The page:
Results at Last Reveal the Best of the West in 2022 Races…
UPDATED 11/10/22 8:09PM: To reflect a correction. Oliveira did win his hometown, but votes that put him over had not been recorded at the time of his election party.
LUDLOW—In a night that showed Democrats holding out better than expected, Massachusetts made history with the election of the first woman as its chief executive. Maura Healey, who will also be the nation’s first openly LGBTQ governor, won the state’s highest office, but also broke the Attorney General curse that had stymied her predecessors who sought the higher office.
In the 413, the few competitive races sorted in line with expectations. The legislative races encompassing Ludlow both went to Democrats with strong ties here despite neither winning the town itself. State Rep Jake Oliveira succeeded in his quest to succeed outgoing Longmeadow Senator Eric Lesser. Aaron Saunders, now of Belchtertown but once a Ludlow Selectmember, prevailed to succeed Oliveira in the House of Representatives.
“I am just so excited to get to work for the 12 communities in this district to bring a voice for Western Massachusetts, but a voice that’s unified,” Oliveira told supporters.
As Oliveira’s victory party boogied on, Healey addressed supporter a bit after 9pm. The Associated Press called the race almost immediate after the polls closed. Secretary of State Bill Galvin and Treasurer Deb Goldberg each won reelection. Succeeding Healey will Andrea Campbell, the state’s first Black woman to serve as attorney general. The only close-ish race was Auditor. Methuen Senator Diana Dizoglio defeated security consultant Anthony Amore.
Healey’s history making ticket includes the nation’s first pair of women as governor and lieutenant governor. Salem Mayor Kim Driscoll will take office as the state’s number two in January.
Oliveira declared victory shortly around 10pm. Delayed counts in Longmeadow and a few other towns prevented him from declaring victory sooner. Yet, his campaign and supporters indicated he was leading even without those towns. He addressed supporters once Longmeadow padded his margin.
Saunders was more cautious, waiting for results to come in from the Hampshire and Franklin county towns the district reaches into. Before that, Saunders was behind his Republican opponent, Ludlow School Committee member James “Chip” Harrington.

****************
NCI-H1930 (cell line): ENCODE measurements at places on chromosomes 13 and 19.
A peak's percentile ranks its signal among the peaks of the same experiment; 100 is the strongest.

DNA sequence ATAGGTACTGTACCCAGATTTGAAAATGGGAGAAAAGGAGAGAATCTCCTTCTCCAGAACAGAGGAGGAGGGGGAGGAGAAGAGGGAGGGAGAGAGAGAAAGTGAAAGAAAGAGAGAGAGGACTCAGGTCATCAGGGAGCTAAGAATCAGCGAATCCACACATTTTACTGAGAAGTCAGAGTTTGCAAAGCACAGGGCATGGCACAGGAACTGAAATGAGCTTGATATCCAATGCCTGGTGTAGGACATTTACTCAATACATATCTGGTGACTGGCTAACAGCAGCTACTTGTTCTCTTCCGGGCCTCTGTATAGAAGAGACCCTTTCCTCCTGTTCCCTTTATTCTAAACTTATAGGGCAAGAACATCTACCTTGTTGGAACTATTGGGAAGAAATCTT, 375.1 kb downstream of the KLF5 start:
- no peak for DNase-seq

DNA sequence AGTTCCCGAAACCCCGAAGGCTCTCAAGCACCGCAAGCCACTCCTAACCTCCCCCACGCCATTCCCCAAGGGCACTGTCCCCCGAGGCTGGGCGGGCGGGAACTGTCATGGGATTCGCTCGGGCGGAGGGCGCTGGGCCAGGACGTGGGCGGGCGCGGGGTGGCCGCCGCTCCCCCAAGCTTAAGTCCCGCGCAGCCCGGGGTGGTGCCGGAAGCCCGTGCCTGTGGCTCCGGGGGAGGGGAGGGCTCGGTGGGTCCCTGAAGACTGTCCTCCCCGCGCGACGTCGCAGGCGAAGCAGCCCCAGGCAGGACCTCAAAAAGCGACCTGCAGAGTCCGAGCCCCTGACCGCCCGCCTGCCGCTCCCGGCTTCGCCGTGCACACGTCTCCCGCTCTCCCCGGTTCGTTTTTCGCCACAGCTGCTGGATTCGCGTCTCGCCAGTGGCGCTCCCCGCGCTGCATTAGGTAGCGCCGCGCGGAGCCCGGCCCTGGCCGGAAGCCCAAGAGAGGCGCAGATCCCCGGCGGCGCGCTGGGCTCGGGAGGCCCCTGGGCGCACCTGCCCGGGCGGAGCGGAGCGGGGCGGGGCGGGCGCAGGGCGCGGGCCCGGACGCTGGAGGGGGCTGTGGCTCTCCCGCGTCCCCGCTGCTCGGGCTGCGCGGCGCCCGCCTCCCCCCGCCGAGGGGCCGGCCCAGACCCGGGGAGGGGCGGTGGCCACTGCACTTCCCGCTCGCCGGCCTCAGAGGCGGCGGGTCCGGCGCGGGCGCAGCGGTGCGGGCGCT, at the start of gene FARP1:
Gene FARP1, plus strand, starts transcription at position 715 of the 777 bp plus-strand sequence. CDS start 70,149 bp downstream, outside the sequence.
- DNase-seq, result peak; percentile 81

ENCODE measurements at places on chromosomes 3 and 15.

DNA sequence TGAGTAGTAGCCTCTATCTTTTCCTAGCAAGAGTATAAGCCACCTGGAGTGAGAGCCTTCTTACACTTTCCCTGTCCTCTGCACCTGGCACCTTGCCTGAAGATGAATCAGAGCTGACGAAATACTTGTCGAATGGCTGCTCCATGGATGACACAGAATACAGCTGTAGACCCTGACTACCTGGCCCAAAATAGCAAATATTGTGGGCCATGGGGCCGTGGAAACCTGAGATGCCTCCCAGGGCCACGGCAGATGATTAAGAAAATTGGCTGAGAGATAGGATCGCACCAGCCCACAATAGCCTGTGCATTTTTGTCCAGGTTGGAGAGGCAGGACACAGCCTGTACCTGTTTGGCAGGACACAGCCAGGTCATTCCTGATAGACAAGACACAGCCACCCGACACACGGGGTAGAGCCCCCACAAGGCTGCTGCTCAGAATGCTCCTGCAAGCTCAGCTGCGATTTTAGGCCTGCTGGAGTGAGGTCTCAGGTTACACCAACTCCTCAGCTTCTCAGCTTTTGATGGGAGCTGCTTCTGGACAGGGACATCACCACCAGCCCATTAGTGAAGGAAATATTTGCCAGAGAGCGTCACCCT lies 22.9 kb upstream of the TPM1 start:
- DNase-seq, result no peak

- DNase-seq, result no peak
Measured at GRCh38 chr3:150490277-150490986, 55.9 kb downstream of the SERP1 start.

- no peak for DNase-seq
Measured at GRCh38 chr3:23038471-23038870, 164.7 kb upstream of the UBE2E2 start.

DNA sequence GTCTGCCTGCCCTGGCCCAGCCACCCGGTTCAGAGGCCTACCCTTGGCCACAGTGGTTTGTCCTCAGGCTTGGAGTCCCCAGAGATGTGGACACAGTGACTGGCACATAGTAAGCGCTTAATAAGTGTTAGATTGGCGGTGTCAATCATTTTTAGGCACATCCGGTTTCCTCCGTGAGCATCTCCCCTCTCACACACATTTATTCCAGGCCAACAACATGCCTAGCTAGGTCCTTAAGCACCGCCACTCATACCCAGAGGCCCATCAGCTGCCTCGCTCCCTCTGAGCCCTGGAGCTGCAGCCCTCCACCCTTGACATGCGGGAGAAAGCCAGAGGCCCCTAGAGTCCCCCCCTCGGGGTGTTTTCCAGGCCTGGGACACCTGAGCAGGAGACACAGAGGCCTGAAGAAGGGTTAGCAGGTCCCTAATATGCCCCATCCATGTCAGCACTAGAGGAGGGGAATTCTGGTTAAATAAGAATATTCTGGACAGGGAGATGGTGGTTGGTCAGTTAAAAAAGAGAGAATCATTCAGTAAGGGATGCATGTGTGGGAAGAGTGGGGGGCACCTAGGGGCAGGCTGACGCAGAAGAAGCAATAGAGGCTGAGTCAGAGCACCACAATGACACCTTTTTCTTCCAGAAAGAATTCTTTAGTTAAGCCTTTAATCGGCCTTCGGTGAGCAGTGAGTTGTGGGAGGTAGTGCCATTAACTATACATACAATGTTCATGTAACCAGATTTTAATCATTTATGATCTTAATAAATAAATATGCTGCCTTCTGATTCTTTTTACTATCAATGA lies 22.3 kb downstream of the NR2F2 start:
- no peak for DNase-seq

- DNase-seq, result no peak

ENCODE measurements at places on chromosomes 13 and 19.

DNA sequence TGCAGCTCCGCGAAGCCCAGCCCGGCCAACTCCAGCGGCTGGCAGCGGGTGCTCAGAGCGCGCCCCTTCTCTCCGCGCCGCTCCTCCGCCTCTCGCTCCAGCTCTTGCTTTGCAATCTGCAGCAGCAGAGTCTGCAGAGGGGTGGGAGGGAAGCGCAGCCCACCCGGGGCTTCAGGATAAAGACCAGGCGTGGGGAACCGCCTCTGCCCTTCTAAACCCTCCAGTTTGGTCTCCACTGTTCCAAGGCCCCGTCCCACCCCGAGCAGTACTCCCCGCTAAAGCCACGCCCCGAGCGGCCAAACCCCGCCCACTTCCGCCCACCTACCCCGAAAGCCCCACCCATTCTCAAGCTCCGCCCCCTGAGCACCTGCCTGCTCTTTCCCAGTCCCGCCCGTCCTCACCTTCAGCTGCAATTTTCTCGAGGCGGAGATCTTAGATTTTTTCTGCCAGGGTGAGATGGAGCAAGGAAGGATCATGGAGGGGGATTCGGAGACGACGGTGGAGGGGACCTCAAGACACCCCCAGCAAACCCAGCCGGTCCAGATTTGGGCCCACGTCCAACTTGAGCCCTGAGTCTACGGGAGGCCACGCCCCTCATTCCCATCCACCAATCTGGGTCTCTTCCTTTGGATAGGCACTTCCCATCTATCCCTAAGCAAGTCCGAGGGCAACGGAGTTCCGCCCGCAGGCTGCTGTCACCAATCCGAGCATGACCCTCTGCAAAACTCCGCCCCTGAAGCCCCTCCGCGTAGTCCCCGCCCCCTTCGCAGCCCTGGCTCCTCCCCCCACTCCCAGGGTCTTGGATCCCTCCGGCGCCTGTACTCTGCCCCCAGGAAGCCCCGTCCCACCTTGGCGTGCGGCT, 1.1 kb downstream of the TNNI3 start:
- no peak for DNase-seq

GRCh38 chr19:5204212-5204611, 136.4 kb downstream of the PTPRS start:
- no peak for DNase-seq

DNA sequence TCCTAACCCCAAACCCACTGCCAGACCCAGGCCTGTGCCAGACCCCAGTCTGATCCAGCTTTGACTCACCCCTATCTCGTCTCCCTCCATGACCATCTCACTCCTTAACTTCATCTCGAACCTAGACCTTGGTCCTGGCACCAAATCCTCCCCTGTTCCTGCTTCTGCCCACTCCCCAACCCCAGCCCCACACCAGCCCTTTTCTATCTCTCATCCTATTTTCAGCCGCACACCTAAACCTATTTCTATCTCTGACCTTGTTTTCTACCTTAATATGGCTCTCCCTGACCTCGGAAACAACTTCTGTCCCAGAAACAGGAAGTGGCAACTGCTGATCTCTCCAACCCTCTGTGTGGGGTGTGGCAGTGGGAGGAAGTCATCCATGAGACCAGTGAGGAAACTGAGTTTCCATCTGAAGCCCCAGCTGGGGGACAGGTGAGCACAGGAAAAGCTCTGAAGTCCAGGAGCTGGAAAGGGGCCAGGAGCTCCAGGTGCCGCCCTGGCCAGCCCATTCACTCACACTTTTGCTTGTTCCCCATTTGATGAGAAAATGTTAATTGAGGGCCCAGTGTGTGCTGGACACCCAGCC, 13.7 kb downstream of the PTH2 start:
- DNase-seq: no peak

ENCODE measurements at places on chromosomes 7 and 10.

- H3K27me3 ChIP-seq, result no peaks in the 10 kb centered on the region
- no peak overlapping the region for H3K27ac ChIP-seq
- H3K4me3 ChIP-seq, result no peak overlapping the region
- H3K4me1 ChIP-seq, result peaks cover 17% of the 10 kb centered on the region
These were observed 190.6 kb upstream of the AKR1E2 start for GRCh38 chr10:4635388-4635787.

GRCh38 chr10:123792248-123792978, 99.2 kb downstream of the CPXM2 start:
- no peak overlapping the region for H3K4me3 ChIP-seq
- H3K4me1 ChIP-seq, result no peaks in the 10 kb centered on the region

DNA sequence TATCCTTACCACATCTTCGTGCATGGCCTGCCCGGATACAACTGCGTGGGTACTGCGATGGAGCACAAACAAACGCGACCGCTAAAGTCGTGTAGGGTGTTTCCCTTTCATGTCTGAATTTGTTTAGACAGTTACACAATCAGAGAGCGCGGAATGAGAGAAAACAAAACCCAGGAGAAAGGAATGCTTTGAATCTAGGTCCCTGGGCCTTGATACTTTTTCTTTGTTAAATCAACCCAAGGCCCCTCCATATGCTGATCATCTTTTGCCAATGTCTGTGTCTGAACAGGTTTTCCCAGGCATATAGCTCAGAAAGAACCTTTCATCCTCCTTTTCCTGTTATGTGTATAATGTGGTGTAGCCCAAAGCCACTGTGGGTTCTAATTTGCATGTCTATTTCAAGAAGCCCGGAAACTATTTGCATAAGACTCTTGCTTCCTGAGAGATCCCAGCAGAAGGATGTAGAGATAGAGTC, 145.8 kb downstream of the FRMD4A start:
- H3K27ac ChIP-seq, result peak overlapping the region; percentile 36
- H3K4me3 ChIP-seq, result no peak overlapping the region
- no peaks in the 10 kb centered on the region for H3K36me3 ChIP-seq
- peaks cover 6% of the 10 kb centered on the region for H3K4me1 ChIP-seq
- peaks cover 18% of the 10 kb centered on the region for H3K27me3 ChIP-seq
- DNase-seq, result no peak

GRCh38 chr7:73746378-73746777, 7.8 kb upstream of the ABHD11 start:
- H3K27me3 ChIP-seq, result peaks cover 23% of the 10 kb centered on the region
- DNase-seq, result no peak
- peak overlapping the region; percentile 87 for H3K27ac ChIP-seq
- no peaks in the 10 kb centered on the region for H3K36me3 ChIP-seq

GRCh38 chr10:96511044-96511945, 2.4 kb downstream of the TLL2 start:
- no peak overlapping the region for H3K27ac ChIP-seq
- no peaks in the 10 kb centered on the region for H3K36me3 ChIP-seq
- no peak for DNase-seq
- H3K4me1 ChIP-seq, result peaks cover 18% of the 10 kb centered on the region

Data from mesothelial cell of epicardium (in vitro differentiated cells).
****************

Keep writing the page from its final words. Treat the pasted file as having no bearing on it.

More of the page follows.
According to The Republican, Harrington did not concede until after midnight. However, as those small towns including Shutesbury, began posting their hand count results, it became clear Saunders would prevail.
The new 7th Hampden consists of Belchertown, Ludlow, New Salem, Pelham, Shutesbury and Wendell.
In an interview, Saunders expressed gratitude but an air of relief was palpable in his voice.
“We started out eight months ago working every day across the seven communities in the 7th Hampden district,” he said. “Yesterday’s result was exactly what we were hoping for: a convincing win.”
His victory also has some historical import. As redistricting had sewn Belchertown into one district for the first time in decades, he became the town’s first resident rep in some time.
“That’s significant. And being the first state representative to live in Belchertown in 70 years really speaks to the role the community plays in the district.”
Saunders, who had run for the Senate seat in 2014, benefited from Belchertown and the small towns to offset Harrington’s strength in their mutual hometown of Ludlow. A similar dynamic played out two years ago when Harrington and Oliveira vied for the seat after Thomas Petrolati stepped down that year. At the time, the district reached into Chicopee and Springfield, which split between Republican and Democrat respectively. The Democratic bent of Belchertown put Oliveira over the edge.
Oliveira benefited from Belchertown in the Senate race, too, but he also racked up health margins in Longmeadow, Springfield, South Hadley and elsewhere. Oliveira even won Wilbraham handily, a rare feat for Democrats. His Republican opponent William Johnson, while winning Ludlow, did not dominate the Hampshire County parts of the district.